LOUISVILLE,KY. (WHAS 11)--Norton’s Bike to Beat Cancer is getting ready to take off on Saturday, September 17.
Funds raised during the event will support advanced cancer training for nurses and programs for cancer survivors. More than raising money though, for many riders the event is also about their loved ones.
“I really couldn’t run anymore, so somebody had recommended I start riding,” explained Mark Thompson. It’s something most of us can relate to, trying to stay healthy. And that’s what biking was about for him, until he met a girl.
“She ended up being my wife Laura and she was big into raising money for cancer awareness and she was the one who said, hey, why don’t we put a team together.” Thompson says they put together “Team Pink Warriors,” and they started training, getting ready for the big day.
“Before the very first Bike to Beat Cancer ride, she was diagnosed with breast cancer, and they wouldn’t let her ride.”
It upset Laura, but she didn't let it stop her, she was determined to ride it the next year.
“By that time, we found out she was terminal,” explained Thompson. “It had spread. It had come back more aggressively.”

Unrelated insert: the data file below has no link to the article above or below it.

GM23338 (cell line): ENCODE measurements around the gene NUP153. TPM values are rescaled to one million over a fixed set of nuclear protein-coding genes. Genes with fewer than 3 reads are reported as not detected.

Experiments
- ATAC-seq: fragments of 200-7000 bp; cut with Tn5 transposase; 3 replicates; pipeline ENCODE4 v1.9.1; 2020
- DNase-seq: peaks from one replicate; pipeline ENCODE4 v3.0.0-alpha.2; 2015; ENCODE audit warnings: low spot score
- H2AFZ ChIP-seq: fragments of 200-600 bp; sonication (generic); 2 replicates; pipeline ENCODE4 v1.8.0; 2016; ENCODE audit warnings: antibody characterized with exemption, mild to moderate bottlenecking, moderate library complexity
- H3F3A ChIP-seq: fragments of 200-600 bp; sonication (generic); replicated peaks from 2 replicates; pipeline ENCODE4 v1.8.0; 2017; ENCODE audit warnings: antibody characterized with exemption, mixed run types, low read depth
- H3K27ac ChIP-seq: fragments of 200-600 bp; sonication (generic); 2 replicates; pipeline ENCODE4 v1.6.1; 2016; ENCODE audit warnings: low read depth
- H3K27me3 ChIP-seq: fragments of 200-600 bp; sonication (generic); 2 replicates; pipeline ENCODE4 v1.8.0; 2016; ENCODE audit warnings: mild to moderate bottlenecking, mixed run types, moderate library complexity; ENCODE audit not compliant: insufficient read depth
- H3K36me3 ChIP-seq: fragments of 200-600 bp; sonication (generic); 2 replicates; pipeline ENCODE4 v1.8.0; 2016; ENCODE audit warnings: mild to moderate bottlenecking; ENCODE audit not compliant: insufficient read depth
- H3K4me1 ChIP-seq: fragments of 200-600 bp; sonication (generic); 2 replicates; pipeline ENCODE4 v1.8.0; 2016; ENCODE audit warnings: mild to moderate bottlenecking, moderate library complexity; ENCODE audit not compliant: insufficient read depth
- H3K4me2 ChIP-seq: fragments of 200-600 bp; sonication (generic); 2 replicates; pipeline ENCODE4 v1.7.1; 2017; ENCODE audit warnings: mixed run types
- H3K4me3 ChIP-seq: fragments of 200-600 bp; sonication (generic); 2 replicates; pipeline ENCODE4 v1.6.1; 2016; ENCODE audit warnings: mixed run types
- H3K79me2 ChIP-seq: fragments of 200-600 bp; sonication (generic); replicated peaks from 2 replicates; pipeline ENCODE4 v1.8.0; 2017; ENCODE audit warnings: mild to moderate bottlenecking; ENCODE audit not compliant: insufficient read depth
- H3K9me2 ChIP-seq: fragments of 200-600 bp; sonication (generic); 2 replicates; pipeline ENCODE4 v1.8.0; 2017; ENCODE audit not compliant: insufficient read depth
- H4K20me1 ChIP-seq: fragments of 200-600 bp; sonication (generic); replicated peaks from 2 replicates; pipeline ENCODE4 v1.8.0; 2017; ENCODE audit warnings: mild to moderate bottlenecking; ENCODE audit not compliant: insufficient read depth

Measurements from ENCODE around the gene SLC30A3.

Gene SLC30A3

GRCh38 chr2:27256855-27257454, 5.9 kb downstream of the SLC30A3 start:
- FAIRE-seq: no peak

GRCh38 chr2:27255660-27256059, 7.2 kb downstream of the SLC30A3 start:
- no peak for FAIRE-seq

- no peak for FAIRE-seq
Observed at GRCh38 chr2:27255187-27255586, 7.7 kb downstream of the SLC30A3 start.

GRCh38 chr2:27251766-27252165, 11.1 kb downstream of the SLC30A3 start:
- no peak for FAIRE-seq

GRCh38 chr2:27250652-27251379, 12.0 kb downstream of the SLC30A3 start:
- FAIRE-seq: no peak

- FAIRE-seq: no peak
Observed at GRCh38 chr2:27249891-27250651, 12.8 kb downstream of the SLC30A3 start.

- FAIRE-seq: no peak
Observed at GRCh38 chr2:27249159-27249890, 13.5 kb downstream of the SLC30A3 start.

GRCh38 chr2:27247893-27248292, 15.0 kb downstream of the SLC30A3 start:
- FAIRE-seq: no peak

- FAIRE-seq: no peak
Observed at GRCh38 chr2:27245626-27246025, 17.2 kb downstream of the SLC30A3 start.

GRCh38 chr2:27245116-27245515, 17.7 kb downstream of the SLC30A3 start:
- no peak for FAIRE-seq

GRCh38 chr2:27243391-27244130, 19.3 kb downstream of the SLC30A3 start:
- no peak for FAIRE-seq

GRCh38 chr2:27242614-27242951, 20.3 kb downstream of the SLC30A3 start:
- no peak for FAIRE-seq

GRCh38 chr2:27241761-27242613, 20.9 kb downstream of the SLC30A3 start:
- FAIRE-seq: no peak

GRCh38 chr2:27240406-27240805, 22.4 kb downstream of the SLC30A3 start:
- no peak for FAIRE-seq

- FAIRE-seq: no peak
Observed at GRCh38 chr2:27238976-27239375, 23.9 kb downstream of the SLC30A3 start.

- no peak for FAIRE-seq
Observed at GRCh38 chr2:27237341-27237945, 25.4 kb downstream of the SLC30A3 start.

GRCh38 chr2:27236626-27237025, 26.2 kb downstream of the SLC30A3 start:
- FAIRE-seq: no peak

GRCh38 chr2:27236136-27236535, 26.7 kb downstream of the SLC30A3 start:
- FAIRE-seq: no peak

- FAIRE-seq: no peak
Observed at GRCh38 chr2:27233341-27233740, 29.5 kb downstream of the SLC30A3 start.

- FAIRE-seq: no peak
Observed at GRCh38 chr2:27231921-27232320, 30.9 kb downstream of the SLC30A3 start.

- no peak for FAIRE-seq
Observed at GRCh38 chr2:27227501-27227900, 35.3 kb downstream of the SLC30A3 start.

Laura's ride was coming to an end. She would never get to ride the route, but she also wouldn't it beat her.
“She actually went out with her bike and every time one of the team members went across the finish line, she would meet them a half mile out and ride in to pass the finish line with every one of our team members.”
And then her ride was over, Laura died in December of 2015, and Mark stopped riding.
“Knowing I didn’t have her to ride with me any more really, was really upsetting,” said the widower.
If Laura was here she might have told Mark, “this is just a hill get over it,” but without her, he couldn't get back on the bike.
“Seeing him not want to do that made me upset,” explained Laura’s daughter, Lauryn Barr. “Because I’m like ‘that’s not him. What’s going on?’ So it made me want to push him to get back into it.”
Barr isn’t a biker, but she knew her mom wouldn’t want them to stop. She pushed Mark to get back on the bike, and together they’re training for the ride.
“I’ve been seeing him happy like back when my mom and him first met. It’s good to see that smile again, and to know that he’s doing something that he loves,” said Barr.
On Saturday Laura can’t ride, but her memory, her determination, and her fighting spirit can, carried on by the two people she loved most.
The race doesn't start until Sept.17, but there is a kickoff event Sept.16.
The celebration of courage is a free community event with food, rides and live music. It gives everyone touched by cancer a chance to be a part of the event. It runs from 5:30 to 7:30 p.m. at 4910 Chamberlain Lane. That's at the Brownsboro Kosair Children's Medical Center.